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To identify the home components that are most in need of repair, many sellers now obtain pre-listing inspections before putting up the "For Sale" sign. The person best qualified to do this is an experienced professional home inspector.

The American Society of Home Inspectors (ASHI), the leading international professional organization of independent home inspectors, is the recognized authority in this field. ASHI sets the highest standard of professional performance, and qualifies its members through examination of their technical knowledge and home inspection experience.

In addition, home inspectors who have been admitted to ASHI agree to adhere to a strict Code of Ethics that prohibits them from engaging in any conflict of interest activities which might compromise their objectivity. This is your assurance that the inspector will not, for example, use the inspection to solicit repair work for himself or any particular contractor.


Over the years, ASHI has identified a list of common problems that typically appear on buyers' home inspection reports. Early correction of these problems can increase a home's appeal and its selling price. It also sets the stage for a favorable home inspection report for the buyer, and thereby helps to expedite the sale.

The following 6-point checklist can help you achieve these marketing goals.


After size, style, and location, a home buyer's primary concern is the condition of the home's basic structure and major mechanical systems. Most buyers do not want to invest a great deal of money correcting problems in such critical areas.

A pre-listing home inspection of the visible and accessible home components can reveal most of these problems, and include recommended repairs, if needed, on the following major items:

  • Roof structure and covering

  • Foundation, basement, and/or crawl space

  • Central heating and air conditioning systems

  • Electrical system

  • Plumbing system


A number of maintenance improvements are relatively easy and inexpensive to make, yet they can substantially improve a home's appearance, efficiency, and comfort.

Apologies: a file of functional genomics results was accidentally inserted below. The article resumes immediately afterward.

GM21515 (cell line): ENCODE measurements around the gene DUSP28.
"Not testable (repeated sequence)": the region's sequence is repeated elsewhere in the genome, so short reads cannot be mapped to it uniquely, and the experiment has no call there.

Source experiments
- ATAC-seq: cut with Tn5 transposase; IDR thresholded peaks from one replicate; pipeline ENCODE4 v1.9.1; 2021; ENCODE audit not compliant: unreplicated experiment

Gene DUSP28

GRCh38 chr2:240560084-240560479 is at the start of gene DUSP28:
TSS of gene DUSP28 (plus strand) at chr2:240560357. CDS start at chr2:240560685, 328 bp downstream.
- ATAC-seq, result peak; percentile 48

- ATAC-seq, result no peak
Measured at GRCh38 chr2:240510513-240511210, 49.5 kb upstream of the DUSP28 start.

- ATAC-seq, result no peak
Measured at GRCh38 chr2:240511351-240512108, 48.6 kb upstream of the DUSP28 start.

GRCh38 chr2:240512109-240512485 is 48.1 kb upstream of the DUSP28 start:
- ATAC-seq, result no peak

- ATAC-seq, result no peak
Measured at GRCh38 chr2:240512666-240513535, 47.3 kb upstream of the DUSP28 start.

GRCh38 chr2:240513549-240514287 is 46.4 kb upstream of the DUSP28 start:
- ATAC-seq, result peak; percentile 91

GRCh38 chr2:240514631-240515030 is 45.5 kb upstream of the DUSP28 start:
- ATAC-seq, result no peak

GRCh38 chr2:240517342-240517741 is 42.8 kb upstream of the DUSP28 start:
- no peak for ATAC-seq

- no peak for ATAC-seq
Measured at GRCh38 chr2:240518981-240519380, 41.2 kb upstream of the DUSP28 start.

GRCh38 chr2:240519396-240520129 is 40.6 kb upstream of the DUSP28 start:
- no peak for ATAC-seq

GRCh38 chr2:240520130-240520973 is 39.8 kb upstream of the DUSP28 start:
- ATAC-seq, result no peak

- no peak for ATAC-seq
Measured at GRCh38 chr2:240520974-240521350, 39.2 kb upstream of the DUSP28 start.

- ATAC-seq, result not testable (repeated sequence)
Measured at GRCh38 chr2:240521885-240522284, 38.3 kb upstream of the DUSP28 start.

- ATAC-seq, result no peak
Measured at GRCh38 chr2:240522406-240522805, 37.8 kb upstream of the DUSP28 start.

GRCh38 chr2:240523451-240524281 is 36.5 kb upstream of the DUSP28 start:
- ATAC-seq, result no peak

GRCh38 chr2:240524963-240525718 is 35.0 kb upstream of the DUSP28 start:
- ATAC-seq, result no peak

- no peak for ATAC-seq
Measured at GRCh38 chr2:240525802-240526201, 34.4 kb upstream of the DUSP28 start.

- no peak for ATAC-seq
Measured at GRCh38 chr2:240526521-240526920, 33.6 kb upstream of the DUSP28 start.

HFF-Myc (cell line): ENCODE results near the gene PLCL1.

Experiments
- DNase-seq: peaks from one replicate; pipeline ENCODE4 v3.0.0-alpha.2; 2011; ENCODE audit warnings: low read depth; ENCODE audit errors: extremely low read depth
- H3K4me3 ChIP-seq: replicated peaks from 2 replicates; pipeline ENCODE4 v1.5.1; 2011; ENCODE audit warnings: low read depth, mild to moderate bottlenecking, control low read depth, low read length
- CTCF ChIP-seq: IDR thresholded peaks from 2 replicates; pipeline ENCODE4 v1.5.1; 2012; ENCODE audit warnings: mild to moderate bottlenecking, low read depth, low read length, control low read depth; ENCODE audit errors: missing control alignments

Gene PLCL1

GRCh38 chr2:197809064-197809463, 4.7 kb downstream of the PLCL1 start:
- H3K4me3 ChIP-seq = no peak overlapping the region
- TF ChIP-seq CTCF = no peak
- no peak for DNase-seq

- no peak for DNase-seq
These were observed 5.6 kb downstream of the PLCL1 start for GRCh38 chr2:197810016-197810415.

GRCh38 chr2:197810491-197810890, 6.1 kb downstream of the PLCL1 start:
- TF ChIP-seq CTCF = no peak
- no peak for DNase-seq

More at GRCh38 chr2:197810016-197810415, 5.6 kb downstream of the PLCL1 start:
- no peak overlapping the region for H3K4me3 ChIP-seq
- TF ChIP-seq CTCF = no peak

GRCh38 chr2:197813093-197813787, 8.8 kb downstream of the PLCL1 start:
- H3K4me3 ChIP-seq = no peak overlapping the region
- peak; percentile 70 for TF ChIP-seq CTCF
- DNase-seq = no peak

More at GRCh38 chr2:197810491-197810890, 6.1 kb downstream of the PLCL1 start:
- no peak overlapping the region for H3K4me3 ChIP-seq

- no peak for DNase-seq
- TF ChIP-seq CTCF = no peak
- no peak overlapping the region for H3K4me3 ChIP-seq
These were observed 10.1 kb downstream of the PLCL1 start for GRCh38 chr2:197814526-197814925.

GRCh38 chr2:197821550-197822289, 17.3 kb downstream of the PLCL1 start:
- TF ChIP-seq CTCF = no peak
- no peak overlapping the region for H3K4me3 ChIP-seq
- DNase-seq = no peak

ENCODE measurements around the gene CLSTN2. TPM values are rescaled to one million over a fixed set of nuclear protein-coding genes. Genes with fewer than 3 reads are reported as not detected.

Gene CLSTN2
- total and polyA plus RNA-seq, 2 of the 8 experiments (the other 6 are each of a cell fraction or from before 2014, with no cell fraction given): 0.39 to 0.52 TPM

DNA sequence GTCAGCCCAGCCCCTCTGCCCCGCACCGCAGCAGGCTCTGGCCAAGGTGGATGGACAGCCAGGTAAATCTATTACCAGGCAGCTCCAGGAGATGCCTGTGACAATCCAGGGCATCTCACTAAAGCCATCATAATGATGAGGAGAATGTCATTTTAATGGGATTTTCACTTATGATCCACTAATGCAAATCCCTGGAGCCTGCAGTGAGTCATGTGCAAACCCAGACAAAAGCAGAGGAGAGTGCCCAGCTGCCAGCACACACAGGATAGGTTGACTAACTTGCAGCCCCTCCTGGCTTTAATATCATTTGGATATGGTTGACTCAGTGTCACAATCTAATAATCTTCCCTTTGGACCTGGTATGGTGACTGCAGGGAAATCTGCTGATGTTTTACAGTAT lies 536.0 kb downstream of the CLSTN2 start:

A professional home inspector may make helpful maintenance suggestions, such as:

  • Trim trees and shrubs which touch or overhang the house;

  • Apply new caulking and weather-stripping as needed around windows and doors;

  • Clean gutters of debris and leaves; repair or replace damaged gutters, downspouts and extensions.

  • Replace bathroom caulk or grouting where necessary to prevent seepage and improve appearance;

  • Ventilate closed basements and crawl spaces, or install a dehumidifier, to prevent excessive moisture build-up;

  • Regrade soil around the foundation, as needed, to keep water away from the house;

  • Replace dirty filters in the heating and air conditioning systems;

  • Have the heating and air conditioning systems professionally serviced;

  • Have chimneys professionally cleaned, and install chimney hoods or caps as needed.


Fixing even minor items can go a long way toward improving that important first impression of your home. Here are some typical improvements which might be suggested by the home inspector's findings:

  • Repair leaky faucets;

  • Tighten loose doorknobs;

  • Replace damaged screens;

  • Replace broken panes of glass;

  • Replace burned out light bulbs;

  • Secure loose railings;

  • Repair and coat driveway;

  • Patch holes or cracks in walls and ceilings, then repaint;

  • Repair peeling wallpaper.


Home inspectors also pay attention to items relating to protecting the home and its occupants from danger. They can alert you to important safety precautions which home buyers will appreciate, such as:

  • Installing smoke detectors on each level;

  • Installing Ground Fault Circuit Interrupters (GFCI's) in "wet" areas, such as kitchens, bathrooms, and exterior outlets;

  • Keeping flammable products away from heaters, water heaters, and fireplaces.


An attractive, clean, and neat home will appeal to a buyer's emotions. In addition to making repairs such as those listed above, remember to

  • Keep the lawn mowed and the house neat;

  • Clean the exterior walls and trim; repaint if necessary;

  • Open windows shades and curtains to create a bright, inviting atmosphere;

  • Keep the kitchen and bathrooms clean, since buyers scrutinize these areas.


It's a good idea to assemble in advance various house records that can be used to answer questions from buyers and home inspectors. Specifically, you should have on hand:

  • Appliance receipts, service records, and warranties;

  • Information on the age of major components, such as the heater, air conditioner and roof;

  • Major component warranties (e.g. carpeting, siding, roof shingles);

  • Heating, water, and electric bills from the previous year.

In addition, keep areas clear to give buyers and home inspectors access to the garage, heating system, and electrical


The American Society of Home Inspectors was founded in 1976 to uphold professionalism among home inspectors and to develop formal inspection guidelines, the ASHI Standards of Practice, and a Code of Ethics for consumer protection.


To give your home a competitive edge when it's time to sell, make sure it is in good physical condition.

This not only makes your home more attractive and desirable, it also simplifies the negotiation process when the time comes for the Buyer's pre-purchase inspection.

{According to home inspection experts, approximately half the resale homes on the market today have at least one significant defect. Routine maintenance is the best way to prevent major, costly problems from developing in the first place. If you have been putting off those repairs, now is the time to make them.



Fidelity Home Inspections, LLC     678 567-2055